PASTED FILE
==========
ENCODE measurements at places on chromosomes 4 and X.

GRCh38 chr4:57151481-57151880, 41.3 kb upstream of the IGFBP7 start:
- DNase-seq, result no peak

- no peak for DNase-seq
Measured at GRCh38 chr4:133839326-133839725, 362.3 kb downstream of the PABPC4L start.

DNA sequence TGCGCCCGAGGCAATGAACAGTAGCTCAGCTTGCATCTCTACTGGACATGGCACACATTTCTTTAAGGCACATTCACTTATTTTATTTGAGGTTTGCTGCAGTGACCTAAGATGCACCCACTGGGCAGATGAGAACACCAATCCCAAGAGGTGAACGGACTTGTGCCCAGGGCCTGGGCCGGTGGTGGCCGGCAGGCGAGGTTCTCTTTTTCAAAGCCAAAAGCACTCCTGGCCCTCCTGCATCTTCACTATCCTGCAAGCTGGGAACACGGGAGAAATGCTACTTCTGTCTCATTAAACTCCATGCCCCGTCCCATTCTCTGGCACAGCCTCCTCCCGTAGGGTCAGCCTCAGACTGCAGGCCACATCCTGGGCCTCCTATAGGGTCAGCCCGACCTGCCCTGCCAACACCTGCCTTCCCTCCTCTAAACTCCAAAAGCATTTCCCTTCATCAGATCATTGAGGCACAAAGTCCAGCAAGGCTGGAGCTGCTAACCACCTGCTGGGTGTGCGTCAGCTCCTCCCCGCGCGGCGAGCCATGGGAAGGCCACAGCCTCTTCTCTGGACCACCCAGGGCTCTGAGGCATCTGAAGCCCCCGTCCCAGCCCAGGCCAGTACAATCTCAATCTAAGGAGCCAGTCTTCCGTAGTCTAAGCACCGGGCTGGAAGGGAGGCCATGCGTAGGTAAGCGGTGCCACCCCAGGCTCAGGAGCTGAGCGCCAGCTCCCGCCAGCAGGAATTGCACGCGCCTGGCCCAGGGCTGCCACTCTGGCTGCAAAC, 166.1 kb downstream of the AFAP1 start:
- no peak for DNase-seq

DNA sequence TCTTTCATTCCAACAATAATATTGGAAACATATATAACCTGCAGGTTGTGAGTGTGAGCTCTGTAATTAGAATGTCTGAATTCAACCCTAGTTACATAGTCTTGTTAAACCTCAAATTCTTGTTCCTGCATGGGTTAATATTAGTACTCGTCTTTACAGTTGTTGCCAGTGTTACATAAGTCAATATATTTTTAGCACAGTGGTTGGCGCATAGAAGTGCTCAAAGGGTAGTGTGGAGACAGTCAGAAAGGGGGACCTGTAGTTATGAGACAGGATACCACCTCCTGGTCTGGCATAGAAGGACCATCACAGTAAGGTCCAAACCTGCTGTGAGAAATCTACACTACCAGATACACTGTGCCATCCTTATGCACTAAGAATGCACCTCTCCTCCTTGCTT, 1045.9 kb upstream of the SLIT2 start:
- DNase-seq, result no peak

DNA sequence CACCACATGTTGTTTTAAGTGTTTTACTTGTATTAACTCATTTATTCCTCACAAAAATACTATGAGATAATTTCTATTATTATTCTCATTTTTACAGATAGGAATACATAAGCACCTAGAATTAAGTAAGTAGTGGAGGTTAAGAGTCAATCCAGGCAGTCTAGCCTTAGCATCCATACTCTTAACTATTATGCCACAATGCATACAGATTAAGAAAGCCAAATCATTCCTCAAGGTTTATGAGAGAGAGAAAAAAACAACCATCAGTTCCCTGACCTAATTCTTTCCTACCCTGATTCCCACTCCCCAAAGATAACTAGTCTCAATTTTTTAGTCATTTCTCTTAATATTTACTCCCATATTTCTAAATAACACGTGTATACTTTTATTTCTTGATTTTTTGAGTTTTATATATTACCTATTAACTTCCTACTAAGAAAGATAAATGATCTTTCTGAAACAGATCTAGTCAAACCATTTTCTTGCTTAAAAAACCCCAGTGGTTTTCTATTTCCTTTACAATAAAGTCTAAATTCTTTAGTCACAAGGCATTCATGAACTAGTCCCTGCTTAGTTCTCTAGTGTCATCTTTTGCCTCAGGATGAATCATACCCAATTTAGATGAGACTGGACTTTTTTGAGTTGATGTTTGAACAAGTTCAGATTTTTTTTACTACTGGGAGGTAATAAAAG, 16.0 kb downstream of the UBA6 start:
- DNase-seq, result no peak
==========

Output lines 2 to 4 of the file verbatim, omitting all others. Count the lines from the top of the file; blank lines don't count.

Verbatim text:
GRCh38 chr4:57151481-57151880, 41.3 kb upstream of the IGFBP7 start:
- DNase-seq, result no peak

- no peak for DNase-seq